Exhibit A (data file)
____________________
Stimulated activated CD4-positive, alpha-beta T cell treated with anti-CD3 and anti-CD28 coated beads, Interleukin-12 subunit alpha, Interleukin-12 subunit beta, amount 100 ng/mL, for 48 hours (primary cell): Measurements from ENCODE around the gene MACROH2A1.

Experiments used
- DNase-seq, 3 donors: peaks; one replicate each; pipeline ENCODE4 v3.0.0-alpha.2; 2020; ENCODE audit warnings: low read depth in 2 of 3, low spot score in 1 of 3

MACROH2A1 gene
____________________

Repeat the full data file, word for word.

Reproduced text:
Stimulated activated CD4-positive, alpha-beta T cell treated with anti-CD3 and anti-CD28 coated beads, Interleukin-12 subunit alpha, Interleukin-12 subunit beta, amount 100 ng/mL, for 48 hours (primary cell): Measurements from ENCODE around the gene MACROH2A1.

Experiments used
- DNase-seq, 3 donors: peaks; one replicate each; pipeline ENCODE4 v3.0.0-alpha.2; 2020; ENCODE audit warnings: low read depth in 2 of 3, low spot score in 1 of 3

MACROH2A1 gene